A.2

Implementation Options
Operators considering implementing Symbian OS applications over the air (OTA) have two basic options: • • To implement a system based on providing OMA forward-lock protection only, which gives the widest coverage of available devices. To implement a system based on full OMA DRM using applications delivered in a PIP file, which limits the target devices to those based on S60 2nd Edition Feature Pack 2 or later.

It is entirely possible to implement both solutions, using the UAProf headers to determine which type of content to deliver, but for the sake of simplicity, this appendix will discuss each option separately.

A.2.1

OMA Forward-Lock Implementation
Implementing OMA forward-lock is the simplest option for enabling native Symbian applications OTA.

A.2.1.1 The forward-lock delivery process
The process of downloading native Symbian applications when using OMA forward-lock, shown in Figure 5, is: 1. Browse — Using the device’s browser, the customer connects to the operator’s WAP or HTTP storefront. The server reads the UAProf and returns pages containing applications suitable for the customer’s device, along with descriptive and price information.
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2.

Download and Charge — The user selects an application and initiates the download. The operator’s server first sends the download descriptor to the device. Using the information in the download descriptor, the device checks features, such as available space, to ensure the content can be received and installed (if not, it helps the user with resolvable issues such as memory space). Once it has been confirmed that the content can be downloaded, the device connects to the content server that is defined in the download descriptor (which may be the operator’s server or one hosted by a content partner), and the download is commenced. Once the download has finished, the user is directed to the Web page defined in the download descriptor, and an OMA Download installation notification message is returned to the operator’s server; this message can be used to trigger payment. Install — The user initiates the installation of the downloaded application. Installation can be undertaken immediately after the download, or at some later time. Use — Once the application has been installed, the user is able to use it freely.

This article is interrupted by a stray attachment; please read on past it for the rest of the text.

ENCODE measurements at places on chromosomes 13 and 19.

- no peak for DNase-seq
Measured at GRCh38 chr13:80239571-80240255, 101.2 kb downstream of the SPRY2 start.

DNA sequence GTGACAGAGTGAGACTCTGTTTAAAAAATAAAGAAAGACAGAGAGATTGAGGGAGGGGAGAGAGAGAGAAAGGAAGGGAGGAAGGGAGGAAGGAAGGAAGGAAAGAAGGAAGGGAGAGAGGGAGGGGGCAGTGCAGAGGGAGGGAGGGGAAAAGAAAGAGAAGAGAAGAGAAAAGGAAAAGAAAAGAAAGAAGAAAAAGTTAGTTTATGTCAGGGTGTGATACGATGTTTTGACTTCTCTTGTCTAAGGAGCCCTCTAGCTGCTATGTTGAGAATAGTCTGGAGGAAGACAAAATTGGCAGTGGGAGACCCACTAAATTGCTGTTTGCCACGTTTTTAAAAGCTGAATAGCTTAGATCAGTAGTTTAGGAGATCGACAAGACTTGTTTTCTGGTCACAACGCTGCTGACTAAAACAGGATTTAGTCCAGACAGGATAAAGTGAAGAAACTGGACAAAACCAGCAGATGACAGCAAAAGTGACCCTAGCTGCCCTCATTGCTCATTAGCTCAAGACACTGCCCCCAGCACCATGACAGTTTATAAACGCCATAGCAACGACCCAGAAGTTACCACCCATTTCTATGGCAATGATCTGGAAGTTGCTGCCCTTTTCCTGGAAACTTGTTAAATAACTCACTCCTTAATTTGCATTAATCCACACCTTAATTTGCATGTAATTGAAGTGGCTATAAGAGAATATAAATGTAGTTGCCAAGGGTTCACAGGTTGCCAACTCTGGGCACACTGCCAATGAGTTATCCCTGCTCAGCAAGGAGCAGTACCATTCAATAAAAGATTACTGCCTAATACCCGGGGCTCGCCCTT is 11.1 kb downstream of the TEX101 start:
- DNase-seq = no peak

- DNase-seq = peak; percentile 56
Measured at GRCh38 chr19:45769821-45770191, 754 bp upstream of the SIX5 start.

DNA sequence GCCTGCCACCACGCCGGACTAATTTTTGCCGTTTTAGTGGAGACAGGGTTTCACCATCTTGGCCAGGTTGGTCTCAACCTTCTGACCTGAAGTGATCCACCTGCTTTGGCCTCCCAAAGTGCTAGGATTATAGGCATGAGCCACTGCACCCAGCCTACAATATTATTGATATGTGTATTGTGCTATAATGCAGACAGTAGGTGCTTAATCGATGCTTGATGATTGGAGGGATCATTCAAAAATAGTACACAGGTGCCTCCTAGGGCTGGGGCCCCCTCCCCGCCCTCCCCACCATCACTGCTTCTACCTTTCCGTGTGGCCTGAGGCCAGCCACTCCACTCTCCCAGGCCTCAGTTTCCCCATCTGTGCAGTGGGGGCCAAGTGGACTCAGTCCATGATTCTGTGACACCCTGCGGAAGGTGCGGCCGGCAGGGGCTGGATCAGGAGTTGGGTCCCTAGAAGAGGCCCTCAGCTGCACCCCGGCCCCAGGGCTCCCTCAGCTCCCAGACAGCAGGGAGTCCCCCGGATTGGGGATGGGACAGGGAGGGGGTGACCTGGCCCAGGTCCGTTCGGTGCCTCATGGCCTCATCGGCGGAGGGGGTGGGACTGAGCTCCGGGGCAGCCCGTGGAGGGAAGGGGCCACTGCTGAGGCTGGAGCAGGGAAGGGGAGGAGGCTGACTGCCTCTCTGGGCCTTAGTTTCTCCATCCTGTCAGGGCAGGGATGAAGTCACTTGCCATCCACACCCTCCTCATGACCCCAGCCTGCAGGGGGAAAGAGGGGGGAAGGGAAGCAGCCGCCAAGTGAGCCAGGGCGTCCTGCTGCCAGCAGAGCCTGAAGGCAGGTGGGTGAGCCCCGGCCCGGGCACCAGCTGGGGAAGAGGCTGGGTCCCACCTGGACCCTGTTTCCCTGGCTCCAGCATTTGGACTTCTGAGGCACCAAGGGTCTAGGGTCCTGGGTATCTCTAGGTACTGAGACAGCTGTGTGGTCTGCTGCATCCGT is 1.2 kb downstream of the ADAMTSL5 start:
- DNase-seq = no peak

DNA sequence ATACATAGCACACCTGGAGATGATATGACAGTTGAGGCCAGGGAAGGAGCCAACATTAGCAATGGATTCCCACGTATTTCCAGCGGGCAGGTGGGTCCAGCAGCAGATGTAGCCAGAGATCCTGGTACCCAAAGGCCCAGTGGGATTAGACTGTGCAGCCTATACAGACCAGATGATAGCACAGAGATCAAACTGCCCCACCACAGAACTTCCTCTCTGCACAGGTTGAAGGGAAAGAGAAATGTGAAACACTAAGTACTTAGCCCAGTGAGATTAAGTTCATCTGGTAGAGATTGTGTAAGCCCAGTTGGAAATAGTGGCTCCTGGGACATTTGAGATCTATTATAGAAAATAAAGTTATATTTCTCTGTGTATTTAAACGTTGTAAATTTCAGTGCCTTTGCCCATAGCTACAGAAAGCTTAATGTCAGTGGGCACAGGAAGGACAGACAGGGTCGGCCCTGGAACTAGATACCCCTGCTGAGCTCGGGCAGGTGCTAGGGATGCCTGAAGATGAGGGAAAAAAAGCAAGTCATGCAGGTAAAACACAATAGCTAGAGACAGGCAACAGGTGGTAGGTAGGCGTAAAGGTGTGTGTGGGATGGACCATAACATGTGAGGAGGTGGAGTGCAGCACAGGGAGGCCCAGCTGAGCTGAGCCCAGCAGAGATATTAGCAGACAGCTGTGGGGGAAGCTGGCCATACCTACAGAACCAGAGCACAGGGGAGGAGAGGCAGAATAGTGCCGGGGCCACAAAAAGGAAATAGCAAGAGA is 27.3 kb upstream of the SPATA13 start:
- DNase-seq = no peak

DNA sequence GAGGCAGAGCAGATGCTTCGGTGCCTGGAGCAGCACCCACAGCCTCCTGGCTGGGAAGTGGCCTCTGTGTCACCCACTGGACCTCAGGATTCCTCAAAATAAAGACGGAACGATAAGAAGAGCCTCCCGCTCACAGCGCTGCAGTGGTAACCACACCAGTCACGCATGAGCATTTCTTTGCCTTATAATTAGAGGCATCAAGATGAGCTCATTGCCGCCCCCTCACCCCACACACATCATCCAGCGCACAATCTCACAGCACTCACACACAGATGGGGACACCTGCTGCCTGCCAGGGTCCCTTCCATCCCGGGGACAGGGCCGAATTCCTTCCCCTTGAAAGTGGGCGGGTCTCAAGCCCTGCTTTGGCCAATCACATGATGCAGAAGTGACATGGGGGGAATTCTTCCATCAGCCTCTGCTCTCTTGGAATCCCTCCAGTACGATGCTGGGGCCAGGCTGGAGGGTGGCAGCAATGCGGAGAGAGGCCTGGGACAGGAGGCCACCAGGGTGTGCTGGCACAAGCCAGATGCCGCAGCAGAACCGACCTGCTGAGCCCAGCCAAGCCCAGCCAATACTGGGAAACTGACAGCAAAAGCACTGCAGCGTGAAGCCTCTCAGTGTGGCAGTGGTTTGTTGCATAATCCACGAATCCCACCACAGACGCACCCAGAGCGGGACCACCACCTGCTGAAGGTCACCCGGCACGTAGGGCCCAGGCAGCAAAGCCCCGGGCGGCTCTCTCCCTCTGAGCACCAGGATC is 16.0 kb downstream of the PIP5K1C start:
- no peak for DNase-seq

3. 4.

Figure 5: Symbian OS applications can be downloaded OTA using OMA forward-lock.

A.2.1.2 Infrastructure requirements
Implementing OMA forward-lock in an existing content system should require only minor changes to the existing content delivery infrastructure, shown in Figure 5, as follows: • Each application that is to be protected by OMA forward-lock needs to be packaged in a *.dm file. This could be done by the developer as part of the application submission process or on the fly within the content system. OMA Download needs to be enabled; this involves simple changes in the HTTP server to enable the OMA Download protocol. For each application a download descriptor file (DD file) needs to be created; this file defines the download server, device capabilities, and download completion redirect page, among other things. Amend the billing trigger to act on the receipt of an OMA Download installation notification message that indicates successful download.

• • •

A.2.2

Combined Delivery Implementation
The use of combined delivery essentially follows the same process and requires the same infrastructure as OMA forward-lock, although packaging a PIP file into a DRM file is more complex, since the downloaded file needs to include rights information.

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A.2.3

Separate Delivery Implementation Using a PIP
Implementing separate delivery with applications packaged in a PIP requires only a few extra components when compared to an OMA forward-lock implementation, but it provides greater reliability and options for licensing applications.

A.2.3.1 The process